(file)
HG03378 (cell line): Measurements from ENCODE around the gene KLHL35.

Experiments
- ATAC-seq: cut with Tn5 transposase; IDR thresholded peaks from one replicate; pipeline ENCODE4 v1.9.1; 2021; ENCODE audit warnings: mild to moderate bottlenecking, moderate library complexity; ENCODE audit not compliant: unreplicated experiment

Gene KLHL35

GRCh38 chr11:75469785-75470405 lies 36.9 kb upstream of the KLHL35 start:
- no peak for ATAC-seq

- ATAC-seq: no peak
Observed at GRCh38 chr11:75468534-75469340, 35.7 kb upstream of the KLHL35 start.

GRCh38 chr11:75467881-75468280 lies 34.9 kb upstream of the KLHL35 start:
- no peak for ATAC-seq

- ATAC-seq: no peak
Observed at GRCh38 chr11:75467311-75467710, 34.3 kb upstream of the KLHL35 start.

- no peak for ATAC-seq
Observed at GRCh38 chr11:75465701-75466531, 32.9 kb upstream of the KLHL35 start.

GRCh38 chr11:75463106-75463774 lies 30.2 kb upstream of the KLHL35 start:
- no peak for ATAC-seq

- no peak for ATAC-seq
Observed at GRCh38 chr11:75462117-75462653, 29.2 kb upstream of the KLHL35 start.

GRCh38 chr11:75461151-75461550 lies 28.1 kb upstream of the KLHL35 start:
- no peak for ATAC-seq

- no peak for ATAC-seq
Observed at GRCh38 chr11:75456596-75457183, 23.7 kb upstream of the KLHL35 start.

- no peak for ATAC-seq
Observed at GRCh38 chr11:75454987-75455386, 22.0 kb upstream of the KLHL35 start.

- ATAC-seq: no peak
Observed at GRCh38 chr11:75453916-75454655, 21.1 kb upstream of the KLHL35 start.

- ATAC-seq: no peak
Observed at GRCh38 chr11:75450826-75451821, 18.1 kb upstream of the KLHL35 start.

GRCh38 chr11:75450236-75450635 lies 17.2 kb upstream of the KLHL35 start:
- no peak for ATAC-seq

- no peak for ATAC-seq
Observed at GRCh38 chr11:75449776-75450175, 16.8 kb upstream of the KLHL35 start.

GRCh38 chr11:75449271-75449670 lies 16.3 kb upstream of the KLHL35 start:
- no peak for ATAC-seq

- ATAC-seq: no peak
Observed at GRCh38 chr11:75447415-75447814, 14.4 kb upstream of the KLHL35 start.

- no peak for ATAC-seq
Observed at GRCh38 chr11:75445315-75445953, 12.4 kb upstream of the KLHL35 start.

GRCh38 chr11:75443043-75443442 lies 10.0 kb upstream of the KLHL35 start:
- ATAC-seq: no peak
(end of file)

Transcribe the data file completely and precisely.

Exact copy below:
HG03378 (cell line): Measurements from ENCODE around the gene KLHL35.

Experiments
- ATAC-seq: cut with Tn5 transposase; IDR thresholded peaks from one replicate; pipeline ENCODE4 v1.9.1; 2021; ENCODE audit warnings: mild to moderate bottlenecking, moderate library complexity; ENCODE audit not compliant: unreplicated experiment

Gene KLHL35

GRCh38 chr11:75469785-75470405 lies 36.9 kb upstream of the KLHL35 start:
- no peak for ATAC-seq

- ATAC-seq: no peak
Observed at GRCh38 chr11:75468534-75469340, 35.7 kb upstream of the KLHL35 start.

GRCh38 chr11:75467881-75468280 lies 34.9 kb upstream of the KLHL35 start:
- no peak for ATAC-seq

- ATAC-seq: no peak
Observed at GRCh38 chr11:75467311-75467710, 34.3 kb upstream of the KLHL35 start.

- no peak for ATAC-seq
Observed at GRCh38 chr11:75465701-75466531, 32.9 kb upstream of the KLHL35 start.

GRCh38 chr11:75463106-75463774 lies 30.2 kb upstream of the KLHL35 start:
- no peak for ATAC-seq

- no peak for ATAC-seq
Observed at GRCh38 chr11:75462117-75462653, 29.2 kb upstream of the KLHL35 start.

GRCh38 chr11:75461151-75461550 lies 28.1 kb upstream of the KLHL35 start:
- no peak for ATAC-seq

- no peak for ATAC-seq
Observed at GRCh38 chr11:75456596-75457183, 23.7 kb upstream of the KLHL35 start.

- no peak for ATAC-seq
Observed at GRCh38 chr11:75454987-75455386, 22.0 kb upstream of the KLHL35 start.

- ATAC-seq: no peak
Observed at GRCh38 chr11:75453916-75454655, 21.1 kb upstream of the KLHL35 start.

- ATAC-seq: no peak
Observed at GRCh38 chr11:75450826-75451821, 18.1 kb upstream of the KLHL35 start.

GRCh38 chr11:75450236-75450635 lies 17.2 kb upstream of the KLHL35 start:
- no peak for ATAC-seq

- no peak for ATAC-seq
Observed at GRCh38 chr11:75449776-75450175, 16.8 kb upstream of the KLHL35 start.

GRCh38 chr11:75449271-75449670 lies 16.3 kb upstream of the KLHL35 start:
- no peak for ATAC-seq

- ATAC-seq: no peak
Observed at GRCh38 chr11:75447415-75447814, 14.4 kb upstream of the KLHL35 start.

- no peak for ATAC-seq
Observed at GRCh38 chr11:75445315-75445953, 12.4 kb upstream of the KLHL35 start.

GRCh38 chr11:75443043-75443442 lies 10.0 kb upstream of the KLHL35 start:
- ATAC-seq: no peak